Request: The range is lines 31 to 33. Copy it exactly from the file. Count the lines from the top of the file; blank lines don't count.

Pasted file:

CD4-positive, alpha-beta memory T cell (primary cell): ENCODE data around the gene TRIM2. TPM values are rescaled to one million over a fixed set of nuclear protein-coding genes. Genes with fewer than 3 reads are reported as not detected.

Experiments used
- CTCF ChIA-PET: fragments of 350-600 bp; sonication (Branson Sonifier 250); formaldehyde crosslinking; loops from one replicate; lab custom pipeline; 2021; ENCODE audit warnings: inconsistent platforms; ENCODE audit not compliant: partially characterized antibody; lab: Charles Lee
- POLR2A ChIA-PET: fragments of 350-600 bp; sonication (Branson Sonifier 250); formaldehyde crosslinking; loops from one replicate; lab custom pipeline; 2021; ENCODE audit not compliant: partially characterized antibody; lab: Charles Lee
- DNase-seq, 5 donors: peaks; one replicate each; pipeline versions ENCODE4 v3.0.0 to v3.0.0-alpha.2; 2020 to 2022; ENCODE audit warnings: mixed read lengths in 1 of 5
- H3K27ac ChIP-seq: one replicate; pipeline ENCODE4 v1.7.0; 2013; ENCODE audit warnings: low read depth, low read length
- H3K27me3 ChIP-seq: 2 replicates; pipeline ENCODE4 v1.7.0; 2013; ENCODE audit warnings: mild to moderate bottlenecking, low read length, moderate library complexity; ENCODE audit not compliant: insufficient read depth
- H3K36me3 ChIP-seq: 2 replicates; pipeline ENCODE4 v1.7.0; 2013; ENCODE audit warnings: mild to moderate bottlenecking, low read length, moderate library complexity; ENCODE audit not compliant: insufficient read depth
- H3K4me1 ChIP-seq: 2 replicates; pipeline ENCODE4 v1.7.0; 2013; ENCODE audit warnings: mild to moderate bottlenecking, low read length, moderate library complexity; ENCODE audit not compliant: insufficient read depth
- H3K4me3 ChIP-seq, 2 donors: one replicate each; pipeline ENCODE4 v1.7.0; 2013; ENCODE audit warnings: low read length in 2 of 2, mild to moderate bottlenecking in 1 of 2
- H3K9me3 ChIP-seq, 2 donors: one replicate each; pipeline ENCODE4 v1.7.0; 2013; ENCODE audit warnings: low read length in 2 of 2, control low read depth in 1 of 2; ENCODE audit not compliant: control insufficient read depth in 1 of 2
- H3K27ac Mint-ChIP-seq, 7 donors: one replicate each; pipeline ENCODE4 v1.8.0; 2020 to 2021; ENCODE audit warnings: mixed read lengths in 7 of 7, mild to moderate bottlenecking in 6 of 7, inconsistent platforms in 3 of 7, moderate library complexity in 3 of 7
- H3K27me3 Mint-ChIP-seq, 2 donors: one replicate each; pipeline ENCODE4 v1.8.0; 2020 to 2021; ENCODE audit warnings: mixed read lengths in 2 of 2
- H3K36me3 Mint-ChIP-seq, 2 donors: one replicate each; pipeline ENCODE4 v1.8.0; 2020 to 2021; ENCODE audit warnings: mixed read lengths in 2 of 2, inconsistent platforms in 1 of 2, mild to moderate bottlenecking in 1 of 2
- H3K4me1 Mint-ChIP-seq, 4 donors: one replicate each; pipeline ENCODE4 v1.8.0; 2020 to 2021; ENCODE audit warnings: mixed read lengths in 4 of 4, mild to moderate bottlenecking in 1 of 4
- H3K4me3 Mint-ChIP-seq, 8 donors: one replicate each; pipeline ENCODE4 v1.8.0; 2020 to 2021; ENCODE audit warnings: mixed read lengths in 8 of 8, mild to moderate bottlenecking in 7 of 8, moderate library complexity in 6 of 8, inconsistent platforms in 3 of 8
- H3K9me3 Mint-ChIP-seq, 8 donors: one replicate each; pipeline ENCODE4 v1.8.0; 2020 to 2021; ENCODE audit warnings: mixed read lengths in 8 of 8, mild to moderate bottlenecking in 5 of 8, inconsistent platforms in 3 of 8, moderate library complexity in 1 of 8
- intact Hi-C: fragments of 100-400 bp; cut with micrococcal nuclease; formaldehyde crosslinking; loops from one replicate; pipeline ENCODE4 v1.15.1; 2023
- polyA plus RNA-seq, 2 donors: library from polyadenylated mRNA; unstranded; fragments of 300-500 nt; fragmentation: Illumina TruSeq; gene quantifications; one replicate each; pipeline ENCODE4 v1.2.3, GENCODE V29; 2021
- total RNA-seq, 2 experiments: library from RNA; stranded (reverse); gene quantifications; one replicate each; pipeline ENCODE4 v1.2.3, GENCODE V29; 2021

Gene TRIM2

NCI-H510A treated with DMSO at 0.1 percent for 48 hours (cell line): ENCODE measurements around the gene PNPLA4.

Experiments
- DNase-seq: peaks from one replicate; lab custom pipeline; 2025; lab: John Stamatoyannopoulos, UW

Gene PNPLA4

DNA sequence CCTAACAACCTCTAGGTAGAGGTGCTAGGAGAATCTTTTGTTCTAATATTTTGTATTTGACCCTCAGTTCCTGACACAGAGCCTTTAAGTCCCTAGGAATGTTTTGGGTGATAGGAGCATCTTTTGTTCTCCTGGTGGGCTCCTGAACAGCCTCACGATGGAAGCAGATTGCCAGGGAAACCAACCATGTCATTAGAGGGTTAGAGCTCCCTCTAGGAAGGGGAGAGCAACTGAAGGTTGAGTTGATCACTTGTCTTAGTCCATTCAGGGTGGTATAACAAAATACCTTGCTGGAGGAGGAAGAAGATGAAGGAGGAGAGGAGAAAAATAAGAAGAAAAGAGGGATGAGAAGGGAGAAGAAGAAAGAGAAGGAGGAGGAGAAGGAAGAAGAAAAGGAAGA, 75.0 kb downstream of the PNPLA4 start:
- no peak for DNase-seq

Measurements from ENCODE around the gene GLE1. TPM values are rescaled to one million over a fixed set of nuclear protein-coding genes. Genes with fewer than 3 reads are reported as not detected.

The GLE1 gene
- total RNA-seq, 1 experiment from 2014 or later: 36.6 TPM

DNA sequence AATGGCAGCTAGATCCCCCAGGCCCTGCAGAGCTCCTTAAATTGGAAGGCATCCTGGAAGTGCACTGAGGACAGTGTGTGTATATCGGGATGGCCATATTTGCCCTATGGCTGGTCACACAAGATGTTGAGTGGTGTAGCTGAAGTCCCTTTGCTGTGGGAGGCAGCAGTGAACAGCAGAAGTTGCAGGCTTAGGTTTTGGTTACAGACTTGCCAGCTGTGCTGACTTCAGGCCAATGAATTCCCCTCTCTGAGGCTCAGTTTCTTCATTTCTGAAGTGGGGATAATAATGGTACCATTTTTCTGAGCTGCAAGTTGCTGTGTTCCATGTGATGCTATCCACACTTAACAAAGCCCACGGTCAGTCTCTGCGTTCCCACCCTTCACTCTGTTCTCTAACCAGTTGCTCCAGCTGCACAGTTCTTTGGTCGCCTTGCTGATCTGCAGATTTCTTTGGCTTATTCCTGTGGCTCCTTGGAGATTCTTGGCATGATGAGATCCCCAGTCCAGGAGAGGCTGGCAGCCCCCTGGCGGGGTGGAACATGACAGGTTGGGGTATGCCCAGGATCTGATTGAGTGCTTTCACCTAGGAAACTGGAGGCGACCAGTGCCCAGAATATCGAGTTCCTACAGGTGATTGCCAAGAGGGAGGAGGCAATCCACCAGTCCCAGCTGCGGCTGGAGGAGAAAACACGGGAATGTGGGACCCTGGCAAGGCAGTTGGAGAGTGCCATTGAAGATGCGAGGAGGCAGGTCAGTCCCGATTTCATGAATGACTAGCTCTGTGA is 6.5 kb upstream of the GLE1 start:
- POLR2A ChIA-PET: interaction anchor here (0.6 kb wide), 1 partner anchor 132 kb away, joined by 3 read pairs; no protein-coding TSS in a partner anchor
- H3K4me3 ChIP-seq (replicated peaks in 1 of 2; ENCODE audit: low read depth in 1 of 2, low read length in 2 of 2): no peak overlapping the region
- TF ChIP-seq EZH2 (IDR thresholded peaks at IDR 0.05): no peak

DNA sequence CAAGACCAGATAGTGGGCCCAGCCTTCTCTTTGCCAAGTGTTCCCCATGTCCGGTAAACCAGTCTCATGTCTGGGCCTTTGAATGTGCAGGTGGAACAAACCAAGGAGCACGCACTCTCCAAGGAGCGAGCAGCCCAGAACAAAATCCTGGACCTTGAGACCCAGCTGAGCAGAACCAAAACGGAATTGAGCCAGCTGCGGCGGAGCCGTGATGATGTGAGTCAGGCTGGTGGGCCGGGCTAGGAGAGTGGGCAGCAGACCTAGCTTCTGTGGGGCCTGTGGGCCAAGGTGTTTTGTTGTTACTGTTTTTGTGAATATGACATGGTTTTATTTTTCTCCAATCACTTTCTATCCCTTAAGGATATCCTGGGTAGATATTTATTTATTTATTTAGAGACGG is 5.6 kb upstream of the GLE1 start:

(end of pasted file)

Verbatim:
DNA sequence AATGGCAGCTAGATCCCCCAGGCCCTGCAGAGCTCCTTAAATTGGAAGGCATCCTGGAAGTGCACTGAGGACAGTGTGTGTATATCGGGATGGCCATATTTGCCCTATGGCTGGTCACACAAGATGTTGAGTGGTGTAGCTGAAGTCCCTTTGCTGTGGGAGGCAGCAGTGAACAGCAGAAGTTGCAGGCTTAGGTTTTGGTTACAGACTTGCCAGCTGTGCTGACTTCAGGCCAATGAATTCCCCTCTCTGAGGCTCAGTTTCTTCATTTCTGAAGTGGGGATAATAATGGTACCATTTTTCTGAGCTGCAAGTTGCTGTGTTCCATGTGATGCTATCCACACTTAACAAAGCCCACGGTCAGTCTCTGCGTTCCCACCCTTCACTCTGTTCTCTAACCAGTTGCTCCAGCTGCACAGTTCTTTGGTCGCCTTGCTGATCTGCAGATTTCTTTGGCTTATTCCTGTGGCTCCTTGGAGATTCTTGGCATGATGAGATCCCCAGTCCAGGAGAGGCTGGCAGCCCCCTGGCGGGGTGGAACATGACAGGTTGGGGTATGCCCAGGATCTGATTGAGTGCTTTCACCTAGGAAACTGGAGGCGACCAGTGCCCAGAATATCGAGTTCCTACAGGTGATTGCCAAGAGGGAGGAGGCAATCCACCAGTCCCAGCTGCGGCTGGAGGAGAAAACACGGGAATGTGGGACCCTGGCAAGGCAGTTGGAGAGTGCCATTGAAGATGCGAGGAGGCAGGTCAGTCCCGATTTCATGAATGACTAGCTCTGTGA is 6.5 kb upstream of the GLE1 start:
- POLR2A ChIA-PET: interaction anchor here (0.6 kb wide), 1 partner anchor 132 kb away, joined by 3 read pairs; no protein-coding TSS in a partner anchor
- H3K4me3 ChIP-seq (replicated peaks in 1 of 2; ENCODE audit: low read depth in 1 of 2, low read length in 2 of 2): no peak overlapping the region